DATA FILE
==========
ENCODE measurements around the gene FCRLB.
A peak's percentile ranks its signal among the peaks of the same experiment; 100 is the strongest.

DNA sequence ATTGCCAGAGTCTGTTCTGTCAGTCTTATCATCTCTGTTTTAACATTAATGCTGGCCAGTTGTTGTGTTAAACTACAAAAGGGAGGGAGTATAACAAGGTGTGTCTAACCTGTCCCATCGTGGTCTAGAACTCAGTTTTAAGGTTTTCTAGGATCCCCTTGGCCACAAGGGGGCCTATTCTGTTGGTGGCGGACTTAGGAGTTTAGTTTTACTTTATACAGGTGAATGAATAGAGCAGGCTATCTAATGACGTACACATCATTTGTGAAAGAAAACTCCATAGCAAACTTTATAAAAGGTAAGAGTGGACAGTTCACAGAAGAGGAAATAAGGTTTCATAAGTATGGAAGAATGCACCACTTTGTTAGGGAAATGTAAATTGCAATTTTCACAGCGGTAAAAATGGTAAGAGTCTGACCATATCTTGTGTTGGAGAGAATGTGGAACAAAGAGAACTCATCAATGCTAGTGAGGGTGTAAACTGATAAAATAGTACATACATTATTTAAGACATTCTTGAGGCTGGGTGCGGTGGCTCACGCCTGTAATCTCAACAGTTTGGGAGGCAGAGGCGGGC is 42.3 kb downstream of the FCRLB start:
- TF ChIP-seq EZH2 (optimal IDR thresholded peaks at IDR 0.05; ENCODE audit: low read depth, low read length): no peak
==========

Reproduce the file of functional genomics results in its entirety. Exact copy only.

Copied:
ENCODE measurements around the gene FCRLB.
A peak's percentile ranks its signal among the peaks of the same experiment; 100 is the strongest.

DNA sequence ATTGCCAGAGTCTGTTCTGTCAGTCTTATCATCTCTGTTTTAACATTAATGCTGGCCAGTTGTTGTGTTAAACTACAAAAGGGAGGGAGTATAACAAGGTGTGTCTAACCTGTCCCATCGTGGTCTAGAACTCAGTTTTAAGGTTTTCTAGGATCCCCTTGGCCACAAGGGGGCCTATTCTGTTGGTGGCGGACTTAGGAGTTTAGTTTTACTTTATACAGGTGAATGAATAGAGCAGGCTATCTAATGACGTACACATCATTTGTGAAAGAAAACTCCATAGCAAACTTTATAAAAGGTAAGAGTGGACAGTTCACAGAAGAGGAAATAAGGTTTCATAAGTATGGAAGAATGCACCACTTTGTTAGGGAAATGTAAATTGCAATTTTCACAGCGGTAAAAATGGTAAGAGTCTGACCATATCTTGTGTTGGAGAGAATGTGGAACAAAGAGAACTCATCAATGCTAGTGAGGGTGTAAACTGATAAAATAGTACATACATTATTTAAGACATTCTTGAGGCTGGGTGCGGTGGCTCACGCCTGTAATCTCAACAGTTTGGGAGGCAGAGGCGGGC is 42.3 kb downstream of the FCRLB start:
- TF ChIP-seq EZH2 (optimal IDR thresholded peaks at IDR 0.05; ENCODE audit: low read depth, low read length): no peak